In the past four decades, the city’s population has jumped 17%—and the police department budget has soared to $87 million from about $4 million, according to a city council report.
The force expanded from 507 sworn officers in 1969 to a high of 829 two years ago, before falling to 702 today. Costs also rose due to union-negotiated salary increases and bonuses. Base pay for a recruit in Tulsa is about $44,000, but officers can take home another $7,000 to $10,000 a year, or more, with overtime and other perks.
The city’s average cost for each full-time police employee, including salary and benefits, is now 9.5 times what it was in the 1969-70 budget. By comparison, per-employee costs in the fire department are 8.5 times greater and costs for all other employees are about 8 times greater.
Officers get bonuses for longevity and fluency in a second language, and collect equipment allowances for serving in special units. Until this year, officers could drive their patrol cars home after work—with Tulsa taxpayers footing the gas bill—even if they lived miles outside the city.
The costs were manageable until last April, when sales-tax revenues plunged and kept on falling. The city budget was in shambles. Police, like other city employees, agreed to take eight unpaid furlough days. Incoming Mayor Bartlett, who took office in December, felt that wasn’t enough.
Mr. Bartlett proposed halting promotions and abolishing a slew of senior positions through attrition. He also asked police to pay a larger share of their pensions. Otherwise, he said, he would be forced to lay off officers.
Firefighters accepted a similar deal. “They felt it was more important at this point to protect the city and keep everyone employed,” says Stan May, president of the firefighters’ union. But police called the mayor’s offer extortion and accused him of union-busting. Members overwhelmingly rejected the deal.
The layoff notices went out within days.
The cuts leave Tulsa with 1.8 sworn officers per 1,000 residents, far below the goal the city council set several years ago of 2.5 per 1,000, which is also the national average.
Mayor Bartlett, who recently appointed a new chief, says he has “total confidence” that the existing force—reassigned to focus more on patrols—will be able “to prevent the criminal element from getting a toehold.”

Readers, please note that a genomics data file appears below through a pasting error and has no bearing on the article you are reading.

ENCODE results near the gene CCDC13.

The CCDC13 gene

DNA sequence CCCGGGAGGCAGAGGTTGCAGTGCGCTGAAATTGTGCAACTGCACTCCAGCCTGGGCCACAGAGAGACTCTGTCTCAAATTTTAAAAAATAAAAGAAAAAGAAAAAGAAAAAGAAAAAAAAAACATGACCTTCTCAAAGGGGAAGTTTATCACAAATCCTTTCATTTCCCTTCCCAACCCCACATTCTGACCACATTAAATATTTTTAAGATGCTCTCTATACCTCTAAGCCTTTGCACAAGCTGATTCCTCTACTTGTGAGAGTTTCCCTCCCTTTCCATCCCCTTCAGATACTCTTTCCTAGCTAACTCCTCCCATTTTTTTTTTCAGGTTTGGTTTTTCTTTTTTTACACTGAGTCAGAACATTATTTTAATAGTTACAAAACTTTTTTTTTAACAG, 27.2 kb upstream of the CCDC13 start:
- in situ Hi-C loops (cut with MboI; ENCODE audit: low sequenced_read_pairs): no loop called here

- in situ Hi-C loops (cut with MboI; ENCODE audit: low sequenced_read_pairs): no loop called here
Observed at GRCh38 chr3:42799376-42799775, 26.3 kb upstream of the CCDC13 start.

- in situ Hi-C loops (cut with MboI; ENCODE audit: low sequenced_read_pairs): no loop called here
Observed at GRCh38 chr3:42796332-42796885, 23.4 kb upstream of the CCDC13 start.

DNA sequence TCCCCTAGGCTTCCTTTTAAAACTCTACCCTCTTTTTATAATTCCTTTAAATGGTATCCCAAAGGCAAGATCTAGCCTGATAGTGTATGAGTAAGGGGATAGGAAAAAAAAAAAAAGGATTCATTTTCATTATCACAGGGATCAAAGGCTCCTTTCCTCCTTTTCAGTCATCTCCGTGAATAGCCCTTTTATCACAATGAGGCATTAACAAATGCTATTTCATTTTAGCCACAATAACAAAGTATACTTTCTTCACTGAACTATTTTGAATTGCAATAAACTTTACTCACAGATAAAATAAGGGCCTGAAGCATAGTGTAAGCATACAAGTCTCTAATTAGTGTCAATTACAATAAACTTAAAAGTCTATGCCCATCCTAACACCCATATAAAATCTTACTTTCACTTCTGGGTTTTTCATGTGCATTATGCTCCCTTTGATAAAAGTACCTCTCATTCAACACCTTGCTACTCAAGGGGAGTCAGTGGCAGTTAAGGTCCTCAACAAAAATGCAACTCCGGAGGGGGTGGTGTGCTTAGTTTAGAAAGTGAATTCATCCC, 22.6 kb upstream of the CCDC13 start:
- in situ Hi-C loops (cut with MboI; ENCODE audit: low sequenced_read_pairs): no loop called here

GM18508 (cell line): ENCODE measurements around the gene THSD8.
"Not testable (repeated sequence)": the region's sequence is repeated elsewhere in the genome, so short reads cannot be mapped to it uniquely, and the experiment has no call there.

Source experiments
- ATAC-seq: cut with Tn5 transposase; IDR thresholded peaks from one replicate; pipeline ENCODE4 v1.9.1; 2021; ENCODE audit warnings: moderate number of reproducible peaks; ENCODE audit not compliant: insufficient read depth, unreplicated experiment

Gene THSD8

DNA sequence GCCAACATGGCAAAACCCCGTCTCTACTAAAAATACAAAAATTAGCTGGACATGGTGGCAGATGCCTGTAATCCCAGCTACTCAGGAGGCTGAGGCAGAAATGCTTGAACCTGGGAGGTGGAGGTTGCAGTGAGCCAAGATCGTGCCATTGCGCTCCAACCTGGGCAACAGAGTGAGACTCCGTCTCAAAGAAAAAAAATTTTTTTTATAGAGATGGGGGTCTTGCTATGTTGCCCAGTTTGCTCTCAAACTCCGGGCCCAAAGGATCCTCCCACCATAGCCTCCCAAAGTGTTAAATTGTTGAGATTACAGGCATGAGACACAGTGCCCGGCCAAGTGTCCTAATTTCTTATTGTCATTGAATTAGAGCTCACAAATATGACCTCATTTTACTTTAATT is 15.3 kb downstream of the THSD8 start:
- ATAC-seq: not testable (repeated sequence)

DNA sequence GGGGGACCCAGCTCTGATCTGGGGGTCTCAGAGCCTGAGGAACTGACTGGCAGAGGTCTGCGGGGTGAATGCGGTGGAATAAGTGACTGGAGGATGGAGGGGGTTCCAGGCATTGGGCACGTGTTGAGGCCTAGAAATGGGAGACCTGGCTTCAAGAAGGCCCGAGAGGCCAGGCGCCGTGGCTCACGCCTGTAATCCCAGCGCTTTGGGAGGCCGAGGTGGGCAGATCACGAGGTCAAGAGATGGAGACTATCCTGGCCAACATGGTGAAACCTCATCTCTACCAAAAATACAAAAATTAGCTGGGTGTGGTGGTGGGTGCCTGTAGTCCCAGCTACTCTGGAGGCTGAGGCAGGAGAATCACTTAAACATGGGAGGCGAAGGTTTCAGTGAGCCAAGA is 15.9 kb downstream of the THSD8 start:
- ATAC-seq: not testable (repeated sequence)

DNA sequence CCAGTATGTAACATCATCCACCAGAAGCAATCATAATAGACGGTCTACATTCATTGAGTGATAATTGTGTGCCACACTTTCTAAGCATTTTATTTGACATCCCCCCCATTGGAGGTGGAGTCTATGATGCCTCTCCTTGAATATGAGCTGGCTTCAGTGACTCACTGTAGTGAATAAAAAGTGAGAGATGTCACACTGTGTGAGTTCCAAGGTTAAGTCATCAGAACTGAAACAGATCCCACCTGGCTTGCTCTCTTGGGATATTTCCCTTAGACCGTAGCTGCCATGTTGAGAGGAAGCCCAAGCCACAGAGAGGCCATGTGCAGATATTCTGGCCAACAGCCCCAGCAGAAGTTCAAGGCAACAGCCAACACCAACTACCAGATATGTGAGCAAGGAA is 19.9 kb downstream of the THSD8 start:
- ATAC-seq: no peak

He hopes to bolster depleted detective units by hiring back some officers in the coming year, but says it isn’t feasible to restore all the community policing.
Rick Westcott, a city councilor who served as a Tulsa police officer in the 1970s, says today’s smaller force can get the job done: “Our citizens are just as safe as they were last year.” The new chief, Chuck Jordan, isn’t so sanguine: Without more cops, he says, he is concerned safety “will start to erode over time.”
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Mike Simons for The Wall Street Journal
The Chicken Hut restaurant has been the scene of violence in Tulsa.
Strain is beginning to show.
Average response time for top-priority 911 calls (generally felonies in progress) was 18% slower this February than the previous year, edging up to eight minutes, according to city data. Response time improved slightly in March, to 7 minutes 30 seconds, 6% slower than last March.
One evening in late March, a 6-year-old girl ran from her home in north Tulsa. The department owns two helicopters with heat-seeking technology to assist in searches, but they have been grounded for lack of funds. So more than three dozen officers fanned out.
They found the girl unharmed. But the three-hour search tied up so many units that 911 dispatchers held a burglary-in-progress call for six minutes before finding a free officer, according to Sgt. Ron Kawano, who reviewed city dispatch logs at the Journal’s request.
A call reporting a drunk man who was threatening to get a shotgun was held for nine minutes before an available patrol could be located, records show. And when three 911 calls in quick succession reported a woman being beaten, it took about 20 minutes for a single officer, with no backup, to reach the house. No arrests were made in any of the incidents.
Arrests citywide were down about 25% in February and March, compared with the previous year. Through the end of March, county prosecutors, who get most of their cases from Tulsa police, had filed 20% fewer felony cases than last year.